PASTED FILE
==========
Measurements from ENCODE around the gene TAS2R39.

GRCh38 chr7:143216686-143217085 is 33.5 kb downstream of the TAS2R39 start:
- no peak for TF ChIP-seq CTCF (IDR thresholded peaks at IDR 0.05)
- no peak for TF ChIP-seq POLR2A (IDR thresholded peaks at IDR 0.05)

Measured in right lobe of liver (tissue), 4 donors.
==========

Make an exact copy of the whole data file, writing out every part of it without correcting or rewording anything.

Measurements from ENCODE around the gene TAS2R39.

GRCh38 chr7:143216686-143217085 is 33.5 kb downstream of the TAS2R39 start:
- no peak for TF ChIP-seq CTCF (IDR thresholded peaks at IDR 0.05)
- no peak for TF ChIP-seq POLR2A (IDR thresholded peaks at IDR 0.05)

Measured in right lobe of liver (tissue), 4 donors.